Nico In The City—1

I’m Nico. Don’t believe everything you’ve heard about me.

I’m in love. Don’t worry though. I’m getting over it.

I don’t even really like the guy; it came out of nowhere. He did something out of the blue and I fell in love with it. He’s very uninterested in me, thank god. I think we’ll be able to be good friends. You don’t need to hear the details. They just make it more confusing. In fact—oh wait, sorry. Let me take this.

“Hello?”

“Is this Nicole?” (She does, yes, the director always says it as two syllables as possible, ‘ni’ like cocking a gun, ‘cole’ like firing it.)

“This is she.”

“This is the city Existential Health and Safety Director, thank you for resubmitting your application.”

“You’re welcome. I hope I did everything right?”

“Of course. I should apologize for making you apply again.”

“It’s fine.”

“The requirements are much stricter. It’s a bigger job, longer term.”

“That’s what I was hoping for.”

“Fortunately your experience speaks for itself. We’d like you to come on full time. I understand you might still wish for something more flexible. We’d be fine working around your needs, but ideally we’re looking for as many hours as possible.”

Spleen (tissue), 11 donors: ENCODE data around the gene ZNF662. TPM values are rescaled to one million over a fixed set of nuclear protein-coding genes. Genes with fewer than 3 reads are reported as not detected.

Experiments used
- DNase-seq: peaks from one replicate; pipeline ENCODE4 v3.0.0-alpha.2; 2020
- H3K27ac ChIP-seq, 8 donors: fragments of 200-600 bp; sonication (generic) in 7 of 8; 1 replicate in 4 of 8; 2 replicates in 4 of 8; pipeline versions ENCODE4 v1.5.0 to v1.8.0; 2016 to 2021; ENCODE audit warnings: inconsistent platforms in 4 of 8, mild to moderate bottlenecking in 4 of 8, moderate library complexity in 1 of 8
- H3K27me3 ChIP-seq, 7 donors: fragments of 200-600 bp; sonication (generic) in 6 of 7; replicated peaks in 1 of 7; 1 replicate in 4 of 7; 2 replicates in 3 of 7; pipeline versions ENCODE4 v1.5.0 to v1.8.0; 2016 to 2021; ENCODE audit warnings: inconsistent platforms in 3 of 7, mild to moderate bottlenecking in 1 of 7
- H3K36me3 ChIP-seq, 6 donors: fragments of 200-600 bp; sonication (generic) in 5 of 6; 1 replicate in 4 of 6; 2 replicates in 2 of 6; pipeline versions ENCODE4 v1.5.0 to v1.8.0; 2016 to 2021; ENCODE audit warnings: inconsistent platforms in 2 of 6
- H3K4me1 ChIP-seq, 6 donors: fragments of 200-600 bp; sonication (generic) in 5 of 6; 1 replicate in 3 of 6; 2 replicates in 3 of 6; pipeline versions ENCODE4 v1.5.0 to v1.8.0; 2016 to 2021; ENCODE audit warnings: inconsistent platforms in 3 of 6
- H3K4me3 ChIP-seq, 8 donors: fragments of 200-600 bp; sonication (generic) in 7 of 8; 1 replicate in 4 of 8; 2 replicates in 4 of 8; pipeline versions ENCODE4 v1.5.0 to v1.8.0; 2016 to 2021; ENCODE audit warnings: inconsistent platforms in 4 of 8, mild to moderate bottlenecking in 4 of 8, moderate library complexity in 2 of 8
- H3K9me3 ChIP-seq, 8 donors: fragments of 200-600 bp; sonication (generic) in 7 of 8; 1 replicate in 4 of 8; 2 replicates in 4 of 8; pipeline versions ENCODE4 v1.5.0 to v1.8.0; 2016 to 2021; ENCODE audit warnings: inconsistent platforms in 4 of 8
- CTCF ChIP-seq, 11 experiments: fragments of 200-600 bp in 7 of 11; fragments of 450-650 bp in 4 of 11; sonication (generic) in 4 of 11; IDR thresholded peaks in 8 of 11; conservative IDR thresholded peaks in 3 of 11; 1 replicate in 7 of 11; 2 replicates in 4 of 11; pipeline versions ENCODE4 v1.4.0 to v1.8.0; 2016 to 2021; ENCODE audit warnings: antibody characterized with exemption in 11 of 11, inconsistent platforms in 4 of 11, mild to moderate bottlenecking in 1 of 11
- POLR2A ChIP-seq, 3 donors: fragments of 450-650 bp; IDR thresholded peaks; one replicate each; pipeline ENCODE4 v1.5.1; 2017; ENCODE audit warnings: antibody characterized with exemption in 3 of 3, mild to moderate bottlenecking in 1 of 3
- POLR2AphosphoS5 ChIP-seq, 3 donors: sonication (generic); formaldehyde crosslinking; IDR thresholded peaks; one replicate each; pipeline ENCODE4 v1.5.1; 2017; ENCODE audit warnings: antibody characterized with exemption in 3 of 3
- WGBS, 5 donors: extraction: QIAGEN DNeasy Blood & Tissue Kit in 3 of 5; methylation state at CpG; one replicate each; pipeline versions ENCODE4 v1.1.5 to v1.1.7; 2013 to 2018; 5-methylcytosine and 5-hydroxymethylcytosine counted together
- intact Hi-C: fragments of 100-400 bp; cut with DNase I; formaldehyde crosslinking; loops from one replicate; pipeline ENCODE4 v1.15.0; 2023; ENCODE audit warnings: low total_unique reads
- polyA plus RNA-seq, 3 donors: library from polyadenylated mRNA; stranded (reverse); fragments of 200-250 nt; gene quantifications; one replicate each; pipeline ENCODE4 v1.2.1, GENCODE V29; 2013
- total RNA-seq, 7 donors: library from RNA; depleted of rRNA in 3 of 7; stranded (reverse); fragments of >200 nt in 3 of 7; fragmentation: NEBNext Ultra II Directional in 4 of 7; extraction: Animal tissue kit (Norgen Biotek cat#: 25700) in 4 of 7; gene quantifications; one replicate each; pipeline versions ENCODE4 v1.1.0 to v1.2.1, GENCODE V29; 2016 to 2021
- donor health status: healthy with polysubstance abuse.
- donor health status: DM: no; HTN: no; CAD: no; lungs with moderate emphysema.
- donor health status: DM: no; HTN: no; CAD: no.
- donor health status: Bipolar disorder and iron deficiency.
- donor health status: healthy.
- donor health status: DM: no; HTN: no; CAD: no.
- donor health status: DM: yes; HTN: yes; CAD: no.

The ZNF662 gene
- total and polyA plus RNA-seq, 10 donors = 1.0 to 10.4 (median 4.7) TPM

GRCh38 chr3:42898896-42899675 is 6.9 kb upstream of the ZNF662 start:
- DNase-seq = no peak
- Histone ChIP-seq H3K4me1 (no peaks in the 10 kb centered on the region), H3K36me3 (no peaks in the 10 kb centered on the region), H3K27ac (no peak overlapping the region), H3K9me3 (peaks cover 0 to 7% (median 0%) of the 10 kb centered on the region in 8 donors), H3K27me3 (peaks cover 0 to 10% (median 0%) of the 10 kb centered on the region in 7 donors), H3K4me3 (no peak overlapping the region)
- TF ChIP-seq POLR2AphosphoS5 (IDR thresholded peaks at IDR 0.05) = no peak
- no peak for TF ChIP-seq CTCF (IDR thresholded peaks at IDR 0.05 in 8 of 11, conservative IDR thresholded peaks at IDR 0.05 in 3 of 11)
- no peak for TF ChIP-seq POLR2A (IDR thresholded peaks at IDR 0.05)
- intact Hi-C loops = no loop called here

“Oh. I didn’t know that was on the table. I’d be very happy to accept.“

“We have funding for summer. After that it’s up in the air. I know the summer was all you asked for but I thought it would be clear. If the job is finished, they’ll cut the program because they won’t need it. If the job isn’t finished, they’ll cut the program and say we’re incompetent, hire my second choices, wonder why it went wrong, then hire us back the year after.”

“Mmhmm.”

“The state of the city is embarrassing. You already know that. I’m not telling you things you don’t already know. Or telling you about things you at least suspect, as I know you’re clever. Experience is the most important thing, but it’s always helped that you’re clever. Which you know, so you know this, or suspect it, correct?”

“Thank you. I try to stay on top of things.”

“You listen, which is important. Not everyone is such a good listener. I’d rather have good listeners than cleaners with experience but they won’t let me hire like that. So I’m picking my battles. I’m pouring people like you into every corner. Seeping into the grout. I want this city saturated. That’s the only way to do it. We’re on a clock. Oh Josephine. (Jo-se-phi-ne, she gets one more syllable out of it by snaping the name off at the end like a candy bar.) Josephine please explain the rest of it to Nico. I know it’s not your job but you prefer to talk amongst yourselves don’t you? I’m late for a meeting. Do you need arrangements Nicole?”

“I’ll be moving around but I do need somewhere centrally located.”

“We can secure a hotel downtown. I’m sorry we don’t have something like a real apartment to offer you. The hotel is very nice though.”

“Yes, thank you. I don’t mind. I like hotels. It’s like a new fresh slate.”